EVERY DAY GOODNESS: Smart Photos of School Meals (Part 2)

Why are we spending so much time on school food photo tips? When people see a few yucky photos of school meals, they think that all school meals are bad. When they see bright, beautiful, colorful foods served in your outstanding programs, they begin to understand all school meals in a different way. Public opinion about school meals is literally in your hands. School Meals That Rock wants the world to see accurate, current, positive images of school nutrition.

That’s why we are sharing tips for better school food photos. Part 1 featured tips on tray color and background; this post offers three suggestions about the food itself.

Salad Bar section from Billerica, Massachusetts

Salad Bar section from Billerica, Massachusetts

Tip #4: GO WITH BRIGHT COLORS. There’s no need to always show a complete tray. Look throughout your kitchen and cafeteria for brilliant combinations of colors. This small section of a salad bar has a great mix of red and yellows. It demonstrates the variety of produce options available to student and is very appealing. Thanks to Dina Fordyce Wiroll, Nutrition Services Site Coordinator, Billerica Public Schools for taking it and sharing it. You can learn more about their program by following them at Billerica Schools Nutrition Services on Facebook.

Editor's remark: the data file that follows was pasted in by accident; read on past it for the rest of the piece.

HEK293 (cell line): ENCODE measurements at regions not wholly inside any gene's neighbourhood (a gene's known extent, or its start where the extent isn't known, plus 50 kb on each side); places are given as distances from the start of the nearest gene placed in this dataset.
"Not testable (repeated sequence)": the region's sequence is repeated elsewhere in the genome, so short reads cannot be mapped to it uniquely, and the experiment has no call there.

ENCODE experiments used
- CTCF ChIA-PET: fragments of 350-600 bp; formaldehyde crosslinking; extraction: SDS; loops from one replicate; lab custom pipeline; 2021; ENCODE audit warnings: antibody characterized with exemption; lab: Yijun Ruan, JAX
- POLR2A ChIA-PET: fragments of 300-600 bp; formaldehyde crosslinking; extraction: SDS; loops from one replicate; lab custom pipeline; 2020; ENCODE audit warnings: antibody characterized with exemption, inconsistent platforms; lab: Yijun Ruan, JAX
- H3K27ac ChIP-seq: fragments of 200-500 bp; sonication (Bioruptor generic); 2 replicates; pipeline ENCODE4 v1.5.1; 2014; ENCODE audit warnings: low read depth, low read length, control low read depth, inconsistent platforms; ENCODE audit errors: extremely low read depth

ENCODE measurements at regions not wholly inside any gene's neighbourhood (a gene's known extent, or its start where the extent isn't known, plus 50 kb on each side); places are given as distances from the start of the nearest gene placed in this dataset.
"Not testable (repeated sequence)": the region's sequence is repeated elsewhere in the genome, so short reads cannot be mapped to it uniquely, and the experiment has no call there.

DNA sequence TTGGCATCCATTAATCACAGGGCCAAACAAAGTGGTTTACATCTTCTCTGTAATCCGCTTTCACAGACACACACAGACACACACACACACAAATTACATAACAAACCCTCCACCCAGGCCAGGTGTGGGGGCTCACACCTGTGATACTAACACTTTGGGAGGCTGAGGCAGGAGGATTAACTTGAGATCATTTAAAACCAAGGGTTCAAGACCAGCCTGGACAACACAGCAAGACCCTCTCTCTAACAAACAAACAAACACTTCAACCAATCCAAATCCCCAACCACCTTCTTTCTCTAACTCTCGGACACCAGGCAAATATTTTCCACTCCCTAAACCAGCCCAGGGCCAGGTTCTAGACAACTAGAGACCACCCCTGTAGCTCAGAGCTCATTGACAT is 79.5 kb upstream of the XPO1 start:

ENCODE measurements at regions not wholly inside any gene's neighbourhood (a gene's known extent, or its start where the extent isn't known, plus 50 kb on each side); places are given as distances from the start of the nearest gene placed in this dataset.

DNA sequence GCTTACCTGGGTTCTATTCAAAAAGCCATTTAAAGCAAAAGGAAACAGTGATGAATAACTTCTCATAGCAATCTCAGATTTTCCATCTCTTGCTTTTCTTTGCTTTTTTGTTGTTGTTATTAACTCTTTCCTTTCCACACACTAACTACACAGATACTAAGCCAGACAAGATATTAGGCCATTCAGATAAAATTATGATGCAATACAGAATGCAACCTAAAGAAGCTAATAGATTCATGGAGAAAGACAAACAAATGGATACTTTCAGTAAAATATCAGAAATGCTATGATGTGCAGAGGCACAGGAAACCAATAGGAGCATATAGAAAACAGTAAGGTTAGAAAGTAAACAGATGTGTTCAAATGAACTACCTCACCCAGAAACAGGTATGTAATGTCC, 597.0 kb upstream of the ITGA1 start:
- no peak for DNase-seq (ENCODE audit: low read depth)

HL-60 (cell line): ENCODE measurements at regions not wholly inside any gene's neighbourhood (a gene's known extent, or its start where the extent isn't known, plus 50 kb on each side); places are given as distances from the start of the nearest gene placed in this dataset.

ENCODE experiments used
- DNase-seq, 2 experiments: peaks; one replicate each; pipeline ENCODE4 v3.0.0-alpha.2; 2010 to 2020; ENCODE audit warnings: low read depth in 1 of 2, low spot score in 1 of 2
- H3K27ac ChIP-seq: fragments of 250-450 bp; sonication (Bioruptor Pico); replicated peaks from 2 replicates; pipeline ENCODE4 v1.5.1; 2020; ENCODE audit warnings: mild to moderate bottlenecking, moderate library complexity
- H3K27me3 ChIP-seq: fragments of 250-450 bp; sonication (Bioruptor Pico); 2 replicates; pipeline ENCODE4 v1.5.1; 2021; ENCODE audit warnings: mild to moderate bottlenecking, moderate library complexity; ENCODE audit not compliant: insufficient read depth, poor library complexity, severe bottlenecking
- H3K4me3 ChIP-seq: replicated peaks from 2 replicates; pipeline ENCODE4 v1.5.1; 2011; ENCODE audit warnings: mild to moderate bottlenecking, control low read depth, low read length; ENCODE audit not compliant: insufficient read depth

Vegetables from the line in Timpview High School, Provo, Utah

Vegetables from the line in Timpview High School, Provo, Utah

Tip #5: SHOW CONTRASTING COLORS AND SHAPES. Whether on a line or on a tray, contrast is good. These fresh, local green beans look nice by themselves, but see how much more appealing they look in contrast to the steamed butternut squash. Thanks to Colleen Dietz for her amazing collection for school food photos from schools in Provo, Utah. She has done an outstanding job of encouraging staff throughout the district to document excellence in school nutrition. You see learn a lot by following Provo’s work on Facebook at ITS Meals at Provo School District.

Dramatic display of fruits and vegetables from Jackson-Madison County School System, Tennessee

Dramatic display of produce from Jackson-Madison County School System, Tennessee